Clearly, because of the timelines that Rhoda Grant has raised, we will want to give local government and others as much certainty as possible. I welcome the letter that I just received from the Convention of Scottish Local Authorities and local government, which said that they would be very happy to meet to discuss the implications of budget timing and what COSLA can do to support an earlier budget. I will engage with COSLA and Opposition parties to make the best of a bad situation, which was brought on us by the reckless approach of the UK Tories.
Despite all the bluster that we have heard from the cabinet secretary, I am sure that he is well aware that the budget is delayed because we had a general election in December—a general election that Scottish National Party members in this chamber called for. They can hardly pin the blame elsewhere when they were demanding that general election.
More important than the timing of the budget is the question of how the finance secretary will spend the money. Given what we know already about the Barnett consequentials coming to Scotland as a result of UK spending plans that have already been announced, can the First Minister confirm that this year he will not be cutting local government’s core budgets, unlike the actions that he has taken in the past? Even when his own budget has increased, he has slashed local councils’ budgets. Will he not do that this year?
Murdo Fraser inadvertently gave me a wee upgrade in the middle of his question. Just as he got my title wrong, he has probably got the figures wrong as well. As for
Boris Johnson, if he cannot even get the month of his budget right, how am I expected to believe what he says when it comes to the detailed numbers in the budget?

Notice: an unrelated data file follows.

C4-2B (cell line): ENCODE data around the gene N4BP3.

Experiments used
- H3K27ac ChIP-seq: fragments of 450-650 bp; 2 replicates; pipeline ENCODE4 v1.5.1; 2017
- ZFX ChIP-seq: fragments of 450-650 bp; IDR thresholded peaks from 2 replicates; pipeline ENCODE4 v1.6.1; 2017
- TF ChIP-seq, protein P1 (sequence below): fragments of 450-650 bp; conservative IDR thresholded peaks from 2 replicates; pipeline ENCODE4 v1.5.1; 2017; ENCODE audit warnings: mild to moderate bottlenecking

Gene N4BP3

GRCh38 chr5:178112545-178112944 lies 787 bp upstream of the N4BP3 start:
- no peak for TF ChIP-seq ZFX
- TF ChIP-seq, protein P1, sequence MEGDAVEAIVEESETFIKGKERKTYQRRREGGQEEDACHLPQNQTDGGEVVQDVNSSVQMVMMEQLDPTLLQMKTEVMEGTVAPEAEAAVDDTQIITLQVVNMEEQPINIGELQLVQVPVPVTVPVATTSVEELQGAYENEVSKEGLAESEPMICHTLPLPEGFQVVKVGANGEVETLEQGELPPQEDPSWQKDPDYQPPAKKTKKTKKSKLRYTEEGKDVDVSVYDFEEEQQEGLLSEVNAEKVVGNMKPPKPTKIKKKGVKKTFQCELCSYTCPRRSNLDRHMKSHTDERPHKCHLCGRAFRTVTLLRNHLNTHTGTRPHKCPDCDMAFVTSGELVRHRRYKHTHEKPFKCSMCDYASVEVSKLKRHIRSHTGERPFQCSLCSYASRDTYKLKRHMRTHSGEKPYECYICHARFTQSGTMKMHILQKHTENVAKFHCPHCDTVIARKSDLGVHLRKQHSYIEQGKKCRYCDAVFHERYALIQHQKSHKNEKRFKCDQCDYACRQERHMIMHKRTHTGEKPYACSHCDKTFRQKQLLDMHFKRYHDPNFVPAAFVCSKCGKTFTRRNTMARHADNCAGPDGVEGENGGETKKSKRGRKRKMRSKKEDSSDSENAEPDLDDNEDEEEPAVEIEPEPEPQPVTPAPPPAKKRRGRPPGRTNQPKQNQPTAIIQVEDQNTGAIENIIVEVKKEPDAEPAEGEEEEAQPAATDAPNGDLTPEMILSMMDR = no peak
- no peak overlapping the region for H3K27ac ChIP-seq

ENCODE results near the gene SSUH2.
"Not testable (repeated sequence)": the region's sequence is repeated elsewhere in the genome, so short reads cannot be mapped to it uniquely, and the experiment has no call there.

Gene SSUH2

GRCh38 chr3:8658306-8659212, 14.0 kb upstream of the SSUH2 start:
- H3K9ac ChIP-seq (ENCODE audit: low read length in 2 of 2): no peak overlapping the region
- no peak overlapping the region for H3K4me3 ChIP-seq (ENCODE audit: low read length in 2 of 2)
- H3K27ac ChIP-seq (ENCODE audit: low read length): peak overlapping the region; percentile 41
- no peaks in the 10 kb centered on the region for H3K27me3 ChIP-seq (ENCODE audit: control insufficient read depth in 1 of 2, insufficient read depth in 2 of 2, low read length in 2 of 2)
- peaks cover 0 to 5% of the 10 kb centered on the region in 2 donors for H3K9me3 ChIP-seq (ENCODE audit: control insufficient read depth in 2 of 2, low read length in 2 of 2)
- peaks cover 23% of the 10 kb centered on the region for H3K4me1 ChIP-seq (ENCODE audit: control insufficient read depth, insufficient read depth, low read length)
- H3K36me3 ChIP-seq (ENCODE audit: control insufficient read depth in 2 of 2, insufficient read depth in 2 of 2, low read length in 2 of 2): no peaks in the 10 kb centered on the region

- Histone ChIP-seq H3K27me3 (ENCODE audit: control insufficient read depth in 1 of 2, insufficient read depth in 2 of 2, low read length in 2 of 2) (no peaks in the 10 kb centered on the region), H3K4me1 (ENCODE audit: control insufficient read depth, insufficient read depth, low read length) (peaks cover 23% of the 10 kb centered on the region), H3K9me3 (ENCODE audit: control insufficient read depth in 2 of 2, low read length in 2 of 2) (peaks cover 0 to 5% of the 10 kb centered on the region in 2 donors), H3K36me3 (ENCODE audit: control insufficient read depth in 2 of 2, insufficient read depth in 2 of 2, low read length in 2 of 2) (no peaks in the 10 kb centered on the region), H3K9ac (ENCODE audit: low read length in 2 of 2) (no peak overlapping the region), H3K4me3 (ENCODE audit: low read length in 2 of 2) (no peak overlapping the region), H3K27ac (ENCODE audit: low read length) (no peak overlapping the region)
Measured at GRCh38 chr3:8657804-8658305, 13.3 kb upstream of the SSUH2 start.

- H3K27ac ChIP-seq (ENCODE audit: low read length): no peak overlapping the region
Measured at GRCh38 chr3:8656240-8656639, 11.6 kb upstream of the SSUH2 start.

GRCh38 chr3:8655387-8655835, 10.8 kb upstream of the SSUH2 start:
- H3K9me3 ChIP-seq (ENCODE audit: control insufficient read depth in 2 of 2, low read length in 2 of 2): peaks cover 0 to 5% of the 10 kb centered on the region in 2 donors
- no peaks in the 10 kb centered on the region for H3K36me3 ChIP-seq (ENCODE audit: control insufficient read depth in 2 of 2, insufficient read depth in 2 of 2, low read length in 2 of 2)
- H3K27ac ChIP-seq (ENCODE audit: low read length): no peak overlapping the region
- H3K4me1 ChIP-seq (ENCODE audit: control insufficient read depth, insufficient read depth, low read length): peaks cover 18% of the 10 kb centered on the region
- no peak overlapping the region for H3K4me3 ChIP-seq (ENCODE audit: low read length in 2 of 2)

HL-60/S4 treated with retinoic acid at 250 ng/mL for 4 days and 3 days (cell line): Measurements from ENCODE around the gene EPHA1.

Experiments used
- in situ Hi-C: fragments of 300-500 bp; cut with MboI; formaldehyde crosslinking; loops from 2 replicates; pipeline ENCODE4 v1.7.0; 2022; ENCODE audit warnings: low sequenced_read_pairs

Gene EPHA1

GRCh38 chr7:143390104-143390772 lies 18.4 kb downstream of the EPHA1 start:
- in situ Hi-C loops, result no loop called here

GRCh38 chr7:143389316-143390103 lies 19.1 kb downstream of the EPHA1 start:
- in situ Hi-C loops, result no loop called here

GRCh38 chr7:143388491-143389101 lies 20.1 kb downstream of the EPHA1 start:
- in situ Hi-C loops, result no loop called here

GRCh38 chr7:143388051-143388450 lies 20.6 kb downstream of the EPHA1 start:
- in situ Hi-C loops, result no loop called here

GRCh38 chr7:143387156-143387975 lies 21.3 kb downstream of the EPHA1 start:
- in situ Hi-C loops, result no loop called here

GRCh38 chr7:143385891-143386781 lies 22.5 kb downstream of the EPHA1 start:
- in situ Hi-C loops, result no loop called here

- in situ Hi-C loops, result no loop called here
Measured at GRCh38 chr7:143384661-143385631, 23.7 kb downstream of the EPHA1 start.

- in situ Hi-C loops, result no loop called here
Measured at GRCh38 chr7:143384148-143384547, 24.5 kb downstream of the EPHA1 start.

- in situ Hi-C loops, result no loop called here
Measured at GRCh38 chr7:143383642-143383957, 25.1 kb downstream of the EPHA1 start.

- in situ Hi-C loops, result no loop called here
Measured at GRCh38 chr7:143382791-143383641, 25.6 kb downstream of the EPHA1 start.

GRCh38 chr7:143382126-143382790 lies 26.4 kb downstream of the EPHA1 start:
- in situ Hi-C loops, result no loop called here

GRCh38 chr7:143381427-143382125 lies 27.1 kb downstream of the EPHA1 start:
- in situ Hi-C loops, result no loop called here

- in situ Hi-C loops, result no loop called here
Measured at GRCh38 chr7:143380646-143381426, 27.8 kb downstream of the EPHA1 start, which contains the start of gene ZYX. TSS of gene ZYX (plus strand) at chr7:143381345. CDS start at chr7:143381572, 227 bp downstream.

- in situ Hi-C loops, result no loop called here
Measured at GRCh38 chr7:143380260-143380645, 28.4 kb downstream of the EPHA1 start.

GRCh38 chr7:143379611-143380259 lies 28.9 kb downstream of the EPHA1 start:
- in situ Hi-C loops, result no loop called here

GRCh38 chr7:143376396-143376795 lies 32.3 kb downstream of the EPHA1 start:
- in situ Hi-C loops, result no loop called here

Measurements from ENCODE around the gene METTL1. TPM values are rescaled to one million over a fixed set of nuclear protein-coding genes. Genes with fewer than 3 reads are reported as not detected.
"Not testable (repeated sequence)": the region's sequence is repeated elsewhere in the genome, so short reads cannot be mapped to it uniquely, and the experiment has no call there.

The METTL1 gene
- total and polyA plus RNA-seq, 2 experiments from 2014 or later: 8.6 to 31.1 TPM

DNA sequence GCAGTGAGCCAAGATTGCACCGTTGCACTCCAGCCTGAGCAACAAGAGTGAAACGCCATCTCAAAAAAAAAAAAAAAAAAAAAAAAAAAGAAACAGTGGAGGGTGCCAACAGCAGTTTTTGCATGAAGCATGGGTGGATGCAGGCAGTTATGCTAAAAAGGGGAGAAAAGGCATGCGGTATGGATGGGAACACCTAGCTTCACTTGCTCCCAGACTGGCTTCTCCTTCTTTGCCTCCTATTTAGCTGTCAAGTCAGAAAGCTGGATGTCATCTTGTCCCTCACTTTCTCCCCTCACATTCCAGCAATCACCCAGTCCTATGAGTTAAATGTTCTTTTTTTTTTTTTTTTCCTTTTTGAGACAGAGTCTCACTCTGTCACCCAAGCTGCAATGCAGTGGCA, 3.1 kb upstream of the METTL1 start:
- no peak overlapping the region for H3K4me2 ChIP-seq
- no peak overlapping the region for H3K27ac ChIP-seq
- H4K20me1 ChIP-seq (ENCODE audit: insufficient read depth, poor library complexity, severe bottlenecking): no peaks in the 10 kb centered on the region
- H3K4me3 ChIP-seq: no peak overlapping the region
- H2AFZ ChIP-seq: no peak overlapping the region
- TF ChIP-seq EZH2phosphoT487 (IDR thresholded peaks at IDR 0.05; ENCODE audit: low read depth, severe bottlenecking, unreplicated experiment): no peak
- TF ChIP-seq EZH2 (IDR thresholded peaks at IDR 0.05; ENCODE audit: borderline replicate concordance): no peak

I want to see the colour of the Tories’ money. I want to see the detail of what is coming to Scotland. As Murdo Fraser knows only too well, it is not just the Barnett consequentials but the UK Government’s tax proposition, the economic forecast, the position of the Office for Budget Responsibility and, in Scotland, the position of the SFC that determine the materially significant numbers that drive the budget. For many of those factors, we require the UK budget, which we now understand is to come on 11 March. We will look at the detail, we will engage constructively with parties and we will come up with a process that is the best that it can be in the circumstances.
Finally, on the general election, I understand that the UK budget was good to go in November last year. There is no reason why the UK Government cannot go ahead with its budget now, in January this year, particularly given that we know that it was pretty much good to go in November. If I remember correctly, the general election was in mid-December. The Tories could have got on with the budget, but for whatever reason they have been somewhat distracted from their day job.